Bookstore Glossary Library Links News Publications Timeline Virtual Israel Experience
Anti-Semitism Biography History Holocaust Israel Israel Education Myths & Facts Politics Religion Travel US & Israel Vital Stats Women
donate subscribe Contact About Home

Ronald Reagan Administration: Statement on Discussions with Israeli Defense Minister Yitzhak Rabin

(June 28, 1988)

The President, the Vice President, and other top officials have met with Israeli Defense Minister Yitzhak Rabin over the past 2 days. The President noted that Israel and the United States will soon sign a memorandum of understanding (MOU) for the joint development of an antitactical ballistic missile (ATBM) which will be able to deal with ballistic missile threats. The U.S. contribution will be approximately 80 percent and that of Israel 20 percent. This joint development is an outgrowth of research on SDI.

The President expressed his concern about ominous new military developments in the region. In particular, he called attention to the proliferation of ballistic missiles and chemical capabilities. He observed that such capabilities could change the military situation, making any future war far more costly, difficult to control, and dangerous. Both the President and Vice President emphasized in their meetings with Defense Minister Rabin the need for international efforts to stop this proliferation. They also stressed that these trends put a premium both on continuing U.S.-Israeli defense cooperation and energetically working for peace in the area.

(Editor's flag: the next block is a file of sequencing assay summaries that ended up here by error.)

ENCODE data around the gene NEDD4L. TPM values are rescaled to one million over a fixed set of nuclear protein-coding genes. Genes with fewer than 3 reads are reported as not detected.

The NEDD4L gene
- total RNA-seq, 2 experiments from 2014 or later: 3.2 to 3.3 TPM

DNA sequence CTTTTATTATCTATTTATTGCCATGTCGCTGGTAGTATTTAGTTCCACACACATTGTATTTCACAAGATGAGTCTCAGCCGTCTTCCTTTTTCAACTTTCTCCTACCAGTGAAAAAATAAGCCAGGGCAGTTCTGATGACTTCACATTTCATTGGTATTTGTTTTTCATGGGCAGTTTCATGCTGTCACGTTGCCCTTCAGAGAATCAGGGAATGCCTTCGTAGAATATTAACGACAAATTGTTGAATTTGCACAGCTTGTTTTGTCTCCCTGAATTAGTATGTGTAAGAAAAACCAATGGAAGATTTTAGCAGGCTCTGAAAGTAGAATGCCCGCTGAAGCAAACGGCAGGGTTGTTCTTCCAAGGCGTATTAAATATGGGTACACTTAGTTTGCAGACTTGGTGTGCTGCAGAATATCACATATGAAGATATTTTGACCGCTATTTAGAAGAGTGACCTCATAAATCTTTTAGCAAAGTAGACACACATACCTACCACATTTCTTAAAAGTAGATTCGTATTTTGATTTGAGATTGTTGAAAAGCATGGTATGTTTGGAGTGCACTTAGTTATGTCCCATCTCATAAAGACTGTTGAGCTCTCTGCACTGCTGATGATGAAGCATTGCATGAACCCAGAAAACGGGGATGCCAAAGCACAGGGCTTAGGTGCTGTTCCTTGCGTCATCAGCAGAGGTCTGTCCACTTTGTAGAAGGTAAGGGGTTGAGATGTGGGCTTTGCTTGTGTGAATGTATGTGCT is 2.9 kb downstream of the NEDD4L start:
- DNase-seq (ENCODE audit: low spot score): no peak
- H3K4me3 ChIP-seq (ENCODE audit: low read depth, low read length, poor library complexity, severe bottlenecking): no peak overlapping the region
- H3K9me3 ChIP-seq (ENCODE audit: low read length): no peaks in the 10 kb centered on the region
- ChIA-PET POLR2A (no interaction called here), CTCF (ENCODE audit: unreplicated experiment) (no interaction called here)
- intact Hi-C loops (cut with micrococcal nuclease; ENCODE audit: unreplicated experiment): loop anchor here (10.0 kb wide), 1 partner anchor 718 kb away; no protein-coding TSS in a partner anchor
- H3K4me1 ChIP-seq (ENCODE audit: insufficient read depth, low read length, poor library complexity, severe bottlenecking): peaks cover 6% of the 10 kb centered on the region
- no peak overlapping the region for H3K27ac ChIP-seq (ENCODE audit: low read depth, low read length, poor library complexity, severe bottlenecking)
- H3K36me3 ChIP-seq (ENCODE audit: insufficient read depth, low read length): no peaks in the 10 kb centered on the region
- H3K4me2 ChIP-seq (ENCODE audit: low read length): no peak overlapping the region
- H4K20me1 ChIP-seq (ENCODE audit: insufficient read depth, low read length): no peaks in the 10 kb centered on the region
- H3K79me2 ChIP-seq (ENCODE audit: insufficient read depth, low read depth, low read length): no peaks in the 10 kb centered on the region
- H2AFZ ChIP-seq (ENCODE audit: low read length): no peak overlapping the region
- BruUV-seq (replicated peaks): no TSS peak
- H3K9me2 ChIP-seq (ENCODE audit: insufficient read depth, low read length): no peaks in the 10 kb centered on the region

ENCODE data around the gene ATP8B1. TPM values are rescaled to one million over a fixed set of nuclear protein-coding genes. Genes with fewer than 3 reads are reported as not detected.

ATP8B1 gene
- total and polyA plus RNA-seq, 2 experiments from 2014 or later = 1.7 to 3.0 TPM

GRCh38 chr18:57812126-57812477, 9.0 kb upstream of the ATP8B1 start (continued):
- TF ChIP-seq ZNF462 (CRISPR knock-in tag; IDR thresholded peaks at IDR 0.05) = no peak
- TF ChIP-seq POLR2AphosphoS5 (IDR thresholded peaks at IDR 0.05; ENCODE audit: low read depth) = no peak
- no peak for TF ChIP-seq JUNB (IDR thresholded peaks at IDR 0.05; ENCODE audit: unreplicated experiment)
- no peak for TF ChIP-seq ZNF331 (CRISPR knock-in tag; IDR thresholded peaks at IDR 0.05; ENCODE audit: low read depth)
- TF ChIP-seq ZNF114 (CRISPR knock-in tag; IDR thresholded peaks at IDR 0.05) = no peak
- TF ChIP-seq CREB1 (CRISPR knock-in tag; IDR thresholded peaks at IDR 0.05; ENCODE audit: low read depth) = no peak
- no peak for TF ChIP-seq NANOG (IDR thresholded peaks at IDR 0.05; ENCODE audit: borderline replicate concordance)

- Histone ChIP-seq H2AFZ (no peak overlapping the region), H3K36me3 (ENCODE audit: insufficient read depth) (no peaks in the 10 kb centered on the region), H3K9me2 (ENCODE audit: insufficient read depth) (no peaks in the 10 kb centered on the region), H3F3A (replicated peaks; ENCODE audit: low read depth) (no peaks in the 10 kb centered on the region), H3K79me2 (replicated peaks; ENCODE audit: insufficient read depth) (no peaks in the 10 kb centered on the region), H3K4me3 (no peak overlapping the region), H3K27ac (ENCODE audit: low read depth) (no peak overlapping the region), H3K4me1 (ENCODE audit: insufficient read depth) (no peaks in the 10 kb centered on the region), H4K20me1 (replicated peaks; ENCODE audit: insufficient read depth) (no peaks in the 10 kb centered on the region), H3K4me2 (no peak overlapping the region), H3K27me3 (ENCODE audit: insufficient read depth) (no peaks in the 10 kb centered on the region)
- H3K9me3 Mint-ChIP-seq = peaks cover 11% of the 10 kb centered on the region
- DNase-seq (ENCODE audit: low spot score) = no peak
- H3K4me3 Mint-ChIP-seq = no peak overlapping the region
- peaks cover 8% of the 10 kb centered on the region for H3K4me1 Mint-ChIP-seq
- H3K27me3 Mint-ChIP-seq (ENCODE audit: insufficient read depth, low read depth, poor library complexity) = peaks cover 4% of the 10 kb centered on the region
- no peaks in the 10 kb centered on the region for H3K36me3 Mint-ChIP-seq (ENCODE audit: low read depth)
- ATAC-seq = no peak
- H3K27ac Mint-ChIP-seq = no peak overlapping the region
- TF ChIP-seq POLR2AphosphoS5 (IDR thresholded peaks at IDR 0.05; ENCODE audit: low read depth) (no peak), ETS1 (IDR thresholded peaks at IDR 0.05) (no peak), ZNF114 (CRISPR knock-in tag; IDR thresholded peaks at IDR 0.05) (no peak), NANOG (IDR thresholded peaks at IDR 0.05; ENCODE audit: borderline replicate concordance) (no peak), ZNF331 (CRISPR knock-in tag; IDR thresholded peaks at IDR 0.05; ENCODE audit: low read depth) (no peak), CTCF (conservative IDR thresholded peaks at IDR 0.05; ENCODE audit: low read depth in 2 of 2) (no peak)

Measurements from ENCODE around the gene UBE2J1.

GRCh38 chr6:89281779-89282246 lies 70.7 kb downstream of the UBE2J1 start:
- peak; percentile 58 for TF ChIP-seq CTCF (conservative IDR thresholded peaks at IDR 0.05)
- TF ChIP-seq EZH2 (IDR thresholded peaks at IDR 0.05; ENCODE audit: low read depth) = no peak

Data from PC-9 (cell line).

The President paid tribute to what Defense Minister Rabin has done to strengthen Israeli capability for self-defense. Defense Minister Rabin has also done much to develop our strategic partnership and give it substance. He has recognized realistically what Israel can develop on its own and in partnership with the United States.

The President and Vice President reaffirmed America's commitment to Israel's security, noting that Israel could never be fully secure without peace. Realism and a willingness to nurture, rather than reject, possible opportunities for peace are essential, as is a climate that makes negotiations possible. While Israel should not be expected to make concessions under the threat of violence, the preservation of order in the territories must neither provide a justification for civilian lawlessness nor act as an excuse for avoiding political discourse with the Palestinians of the West Bank and Gaza. Neither should violence nor controls on violence become ends in themselves, making a political solution more difficult.

Sources: Public Papers of the President